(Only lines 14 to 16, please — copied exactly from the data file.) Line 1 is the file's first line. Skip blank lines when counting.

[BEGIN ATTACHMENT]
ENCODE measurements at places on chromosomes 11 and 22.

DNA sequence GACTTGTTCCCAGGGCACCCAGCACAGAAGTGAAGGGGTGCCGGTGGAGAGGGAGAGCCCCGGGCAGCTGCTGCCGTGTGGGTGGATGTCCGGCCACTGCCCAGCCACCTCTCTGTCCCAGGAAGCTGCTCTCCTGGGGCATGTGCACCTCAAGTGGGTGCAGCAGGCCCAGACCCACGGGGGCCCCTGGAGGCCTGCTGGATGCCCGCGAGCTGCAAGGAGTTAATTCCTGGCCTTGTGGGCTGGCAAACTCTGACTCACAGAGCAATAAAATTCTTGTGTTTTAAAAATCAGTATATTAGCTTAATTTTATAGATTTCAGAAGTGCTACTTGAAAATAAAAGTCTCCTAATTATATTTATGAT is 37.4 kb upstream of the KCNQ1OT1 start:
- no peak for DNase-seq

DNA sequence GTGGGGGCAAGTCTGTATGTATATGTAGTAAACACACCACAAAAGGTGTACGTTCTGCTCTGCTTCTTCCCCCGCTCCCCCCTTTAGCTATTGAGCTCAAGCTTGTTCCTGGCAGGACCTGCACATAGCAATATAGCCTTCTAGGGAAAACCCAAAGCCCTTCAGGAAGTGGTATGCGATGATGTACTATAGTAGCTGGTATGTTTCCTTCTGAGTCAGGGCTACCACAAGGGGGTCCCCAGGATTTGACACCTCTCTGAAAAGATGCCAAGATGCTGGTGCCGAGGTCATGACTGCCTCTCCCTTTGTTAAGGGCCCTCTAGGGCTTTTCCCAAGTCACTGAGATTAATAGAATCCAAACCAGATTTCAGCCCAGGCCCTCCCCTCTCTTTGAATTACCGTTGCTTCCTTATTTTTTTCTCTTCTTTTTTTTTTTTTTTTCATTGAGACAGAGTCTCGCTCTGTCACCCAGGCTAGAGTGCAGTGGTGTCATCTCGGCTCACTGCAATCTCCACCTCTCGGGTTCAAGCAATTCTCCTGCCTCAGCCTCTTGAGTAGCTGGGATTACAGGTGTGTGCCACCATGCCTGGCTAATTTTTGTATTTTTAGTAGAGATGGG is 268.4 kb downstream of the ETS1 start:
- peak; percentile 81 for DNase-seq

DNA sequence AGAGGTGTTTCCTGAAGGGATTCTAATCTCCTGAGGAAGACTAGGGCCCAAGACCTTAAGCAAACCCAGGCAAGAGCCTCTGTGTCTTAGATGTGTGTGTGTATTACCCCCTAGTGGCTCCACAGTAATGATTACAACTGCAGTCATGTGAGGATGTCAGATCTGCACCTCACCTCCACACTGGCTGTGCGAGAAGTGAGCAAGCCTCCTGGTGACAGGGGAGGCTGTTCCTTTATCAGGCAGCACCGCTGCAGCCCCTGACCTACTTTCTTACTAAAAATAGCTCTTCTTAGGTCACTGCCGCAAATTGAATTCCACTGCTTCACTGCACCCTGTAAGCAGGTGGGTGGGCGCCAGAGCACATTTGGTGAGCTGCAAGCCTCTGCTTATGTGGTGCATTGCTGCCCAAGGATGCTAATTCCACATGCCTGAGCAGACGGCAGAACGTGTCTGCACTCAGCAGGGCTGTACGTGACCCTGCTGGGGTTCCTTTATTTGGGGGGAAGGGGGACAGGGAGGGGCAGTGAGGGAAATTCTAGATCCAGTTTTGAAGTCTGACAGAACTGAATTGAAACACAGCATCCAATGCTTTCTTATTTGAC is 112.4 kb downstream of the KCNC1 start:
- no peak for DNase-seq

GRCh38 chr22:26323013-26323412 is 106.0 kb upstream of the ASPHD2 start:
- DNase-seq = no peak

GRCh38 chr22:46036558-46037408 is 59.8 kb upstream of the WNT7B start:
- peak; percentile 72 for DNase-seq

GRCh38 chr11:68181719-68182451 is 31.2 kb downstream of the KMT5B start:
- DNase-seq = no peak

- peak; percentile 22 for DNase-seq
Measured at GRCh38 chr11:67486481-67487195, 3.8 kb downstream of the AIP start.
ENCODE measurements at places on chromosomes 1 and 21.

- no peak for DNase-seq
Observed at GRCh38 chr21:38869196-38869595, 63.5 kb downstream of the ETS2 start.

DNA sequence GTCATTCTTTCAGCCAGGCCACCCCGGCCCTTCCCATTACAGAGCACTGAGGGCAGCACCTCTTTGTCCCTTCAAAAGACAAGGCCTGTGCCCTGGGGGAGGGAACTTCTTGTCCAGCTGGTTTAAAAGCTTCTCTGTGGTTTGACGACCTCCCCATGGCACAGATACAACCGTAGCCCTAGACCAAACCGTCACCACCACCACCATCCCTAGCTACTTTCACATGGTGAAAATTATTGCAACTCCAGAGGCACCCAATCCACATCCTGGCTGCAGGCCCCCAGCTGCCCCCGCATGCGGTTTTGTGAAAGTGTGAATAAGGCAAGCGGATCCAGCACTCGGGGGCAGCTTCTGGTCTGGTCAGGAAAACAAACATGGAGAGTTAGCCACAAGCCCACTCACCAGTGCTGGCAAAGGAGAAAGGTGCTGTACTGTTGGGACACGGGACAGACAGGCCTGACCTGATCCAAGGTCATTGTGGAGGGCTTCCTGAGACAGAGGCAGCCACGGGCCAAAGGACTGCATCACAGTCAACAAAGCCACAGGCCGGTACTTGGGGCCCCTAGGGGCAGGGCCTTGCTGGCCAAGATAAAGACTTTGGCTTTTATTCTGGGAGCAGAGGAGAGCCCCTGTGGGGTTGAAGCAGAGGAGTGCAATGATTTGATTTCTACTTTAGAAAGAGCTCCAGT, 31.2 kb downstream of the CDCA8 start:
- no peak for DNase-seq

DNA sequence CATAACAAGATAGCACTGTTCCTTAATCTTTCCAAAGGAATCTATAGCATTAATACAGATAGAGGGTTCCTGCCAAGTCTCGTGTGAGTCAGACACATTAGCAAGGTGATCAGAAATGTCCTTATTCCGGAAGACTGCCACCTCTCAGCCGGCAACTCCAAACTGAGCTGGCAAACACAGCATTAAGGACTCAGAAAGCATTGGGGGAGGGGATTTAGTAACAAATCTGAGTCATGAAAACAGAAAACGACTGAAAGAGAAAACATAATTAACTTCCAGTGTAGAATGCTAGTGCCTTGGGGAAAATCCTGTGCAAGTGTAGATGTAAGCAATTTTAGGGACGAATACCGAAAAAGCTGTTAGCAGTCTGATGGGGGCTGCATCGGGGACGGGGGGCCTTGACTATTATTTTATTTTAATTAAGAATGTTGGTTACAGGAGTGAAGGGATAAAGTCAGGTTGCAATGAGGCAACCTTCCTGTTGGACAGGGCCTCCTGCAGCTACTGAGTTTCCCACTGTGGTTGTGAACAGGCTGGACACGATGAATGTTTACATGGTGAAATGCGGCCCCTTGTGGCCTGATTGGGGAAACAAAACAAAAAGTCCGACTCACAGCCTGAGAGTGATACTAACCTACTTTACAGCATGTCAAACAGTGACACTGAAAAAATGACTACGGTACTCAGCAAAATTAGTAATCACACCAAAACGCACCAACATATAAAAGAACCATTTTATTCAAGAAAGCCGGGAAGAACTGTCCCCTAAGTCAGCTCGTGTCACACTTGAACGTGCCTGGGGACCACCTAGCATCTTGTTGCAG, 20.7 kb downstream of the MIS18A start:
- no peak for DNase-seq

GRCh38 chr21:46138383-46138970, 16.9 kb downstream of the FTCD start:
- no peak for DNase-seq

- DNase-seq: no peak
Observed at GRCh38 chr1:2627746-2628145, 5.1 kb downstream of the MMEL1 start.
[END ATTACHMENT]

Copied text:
- peak; percentile 22 for DNase-seq
Measured at GRCh38 chr11:67486481-67487195, 3.8 kb downstream of the AIP start.
ENCODE measurements at places on chromosomes 1 and 21.